Different Types And Parts Of An Upper-Limb Prosthesis
Whether upper-limb difference is the result of an illness, injury or birth complication, the needs of those wearing upper-limb prosthetic devices can vary quite a bit. For example, some people may only require a prosthesis from the wrist down, while others may need something that replaces their entire arm from the shoulder.
Even when two people have similar residual limbs, the requirements they may have for their prostheses can be completely different based on their daily activities and lifestyles. This means there are many types of prosthetic arms and hands to suit all these various needs. Read on to learn the basics about the parts of an upper-limb prosthesis and how they may be configured.
There are three general classes of prostheses for those with upper-extremity differences. These are:
- Cosmetic — Despite the name, these prostheses can do more than simply mimic the appearance of the wearer’s natural limbs. Also known as passive prostheses, they can serve to help maintain a person’s balance or serve as a stabilizer for simple tasks such as writing. They do not feature any active movement in the hand or joints.
- Body-powered — These offer more functionality because they utilize the movement of the wearer’s shoulder, torso, and/or upper arm to operate cables that can open and close a hook, hand, and move a wrist or elbow. These allow the people using them to pick up and grip objects so they can more easily perform various daily tasks.
- Myoelectric — These are the most sophisticated type, featuring electric actuators that can grasp items more securely and with varying degrees of force. They typically use sensors to detect muscular movement (myoelectric signals, or “EMG”) for control.
Components of Upper-Limb Prostheses
Although each one is different, upper-limb prostheses typically feature the same basic components. The most common of these are:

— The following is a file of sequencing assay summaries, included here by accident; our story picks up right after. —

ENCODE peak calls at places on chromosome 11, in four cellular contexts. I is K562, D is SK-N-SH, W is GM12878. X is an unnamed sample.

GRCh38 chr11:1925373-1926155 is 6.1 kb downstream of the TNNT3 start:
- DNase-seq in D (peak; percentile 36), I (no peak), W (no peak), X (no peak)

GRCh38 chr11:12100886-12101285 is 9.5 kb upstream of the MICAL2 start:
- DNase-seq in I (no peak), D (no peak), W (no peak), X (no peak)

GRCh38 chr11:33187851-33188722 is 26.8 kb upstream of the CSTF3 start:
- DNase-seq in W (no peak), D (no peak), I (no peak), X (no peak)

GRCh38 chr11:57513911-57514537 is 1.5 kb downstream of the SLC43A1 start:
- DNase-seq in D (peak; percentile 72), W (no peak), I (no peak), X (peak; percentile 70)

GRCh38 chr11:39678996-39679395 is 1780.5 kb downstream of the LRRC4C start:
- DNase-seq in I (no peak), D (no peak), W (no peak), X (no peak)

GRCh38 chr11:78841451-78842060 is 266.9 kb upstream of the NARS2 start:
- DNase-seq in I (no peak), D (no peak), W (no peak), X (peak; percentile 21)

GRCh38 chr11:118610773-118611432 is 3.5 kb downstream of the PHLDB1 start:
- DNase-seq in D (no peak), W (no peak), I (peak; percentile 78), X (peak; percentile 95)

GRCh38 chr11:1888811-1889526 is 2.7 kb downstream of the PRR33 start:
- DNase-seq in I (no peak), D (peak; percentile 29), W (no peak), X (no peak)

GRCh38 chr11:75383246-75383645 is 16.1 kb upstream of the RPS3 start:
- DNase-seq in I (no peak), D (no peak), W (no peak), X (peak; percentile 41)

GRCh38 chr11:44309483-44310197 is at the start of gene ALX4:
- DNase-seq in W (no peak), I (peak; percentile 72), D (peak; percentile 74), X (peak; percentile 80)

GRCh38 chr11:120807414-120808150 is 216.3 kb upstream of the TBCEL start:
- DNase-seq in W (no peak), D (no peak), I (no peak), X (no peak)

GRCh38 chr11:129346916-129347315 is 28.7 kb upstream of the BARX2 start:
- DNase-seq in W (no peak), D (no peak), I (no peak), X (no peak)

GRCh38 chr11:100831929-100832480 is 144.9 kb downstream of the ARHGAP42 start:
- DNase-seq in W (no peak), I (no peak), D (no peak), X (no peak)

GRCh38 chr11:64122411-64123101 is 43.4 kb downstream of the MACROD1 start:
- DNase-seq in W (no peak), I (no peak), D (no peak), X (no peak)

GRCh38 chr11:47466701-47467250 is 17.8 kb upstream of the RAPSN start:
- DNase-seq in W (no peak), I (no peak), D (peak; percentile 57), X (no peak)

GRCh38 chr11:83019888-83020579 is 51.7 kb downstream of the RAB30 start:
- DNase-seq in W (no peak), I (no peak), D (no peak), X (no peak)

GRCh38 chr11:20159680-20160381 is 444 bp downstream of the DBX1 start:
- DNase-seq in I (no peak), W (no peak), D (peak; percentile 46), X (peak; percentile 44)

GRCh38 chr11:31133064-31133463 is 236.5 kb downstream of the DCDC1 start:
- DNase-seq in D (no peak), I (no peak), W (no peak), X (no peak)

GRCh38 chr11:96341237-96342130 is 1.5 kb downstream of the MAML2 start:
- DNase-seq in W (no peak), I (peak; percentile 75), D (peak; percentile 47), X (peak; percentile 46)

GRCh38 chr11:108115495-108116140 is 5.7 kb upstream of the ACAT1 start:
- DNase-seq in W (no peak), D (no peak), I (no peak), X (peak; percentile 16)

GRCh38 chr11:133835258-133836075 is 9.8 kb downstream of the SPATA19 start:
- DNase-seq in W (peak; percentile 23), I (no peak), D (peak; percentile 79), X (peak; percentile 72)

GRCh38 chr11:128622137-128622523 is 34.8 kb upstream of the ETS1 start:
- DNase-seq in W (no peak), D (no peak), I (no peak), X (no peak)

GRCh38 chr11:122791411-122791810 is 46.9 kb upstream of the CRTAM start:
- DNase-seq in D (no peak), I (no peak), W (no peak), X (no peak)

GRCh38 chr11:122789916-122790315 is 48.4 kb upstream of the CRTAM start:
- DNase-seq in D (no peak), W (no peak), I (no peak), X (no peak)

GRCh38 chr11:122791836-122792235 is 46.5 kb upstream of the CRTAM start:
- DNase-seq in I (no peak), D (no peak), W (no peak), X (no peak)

- Terminal device — This refers to the prosthetic hand at the end of the prosthesis, which can be a hook, claw, or device that more closely resembles a hand.
- Interposing joints — These are the points at which the prosthesis can be moved and manipulated, typically at the elbow and wrist and within the terminal device.
- Socket — The point at which the prosthesis is attached to the wearer’s own body, these are cast to fit the person’s residual limb as comfortably and securely as possible.
- Suspension — Whether through the use of a harness, suction, or friction, this is the system through which the prosthetic limb is connected between the socket and residual limb.
- Control system — These can be body-powered, externally powered (such as myoelectric or myoelectric pattern recognition), or a hybrid of the two systems. This is how the wearer can control his or her prosthesis.
Expanding Into New Worlds
Technology is always advancing in the field of upper-limb prosthesis, and Coapt is leading the way. Our systems add artificial intelligence and myoelectric pattern recognition into the mix, enabling control systems for myoelectric prostheses to feel more intuitive and natural to the users. Our technology also offers ease for wearers to fine-tune the level of control they have over their devices, along with other benefits.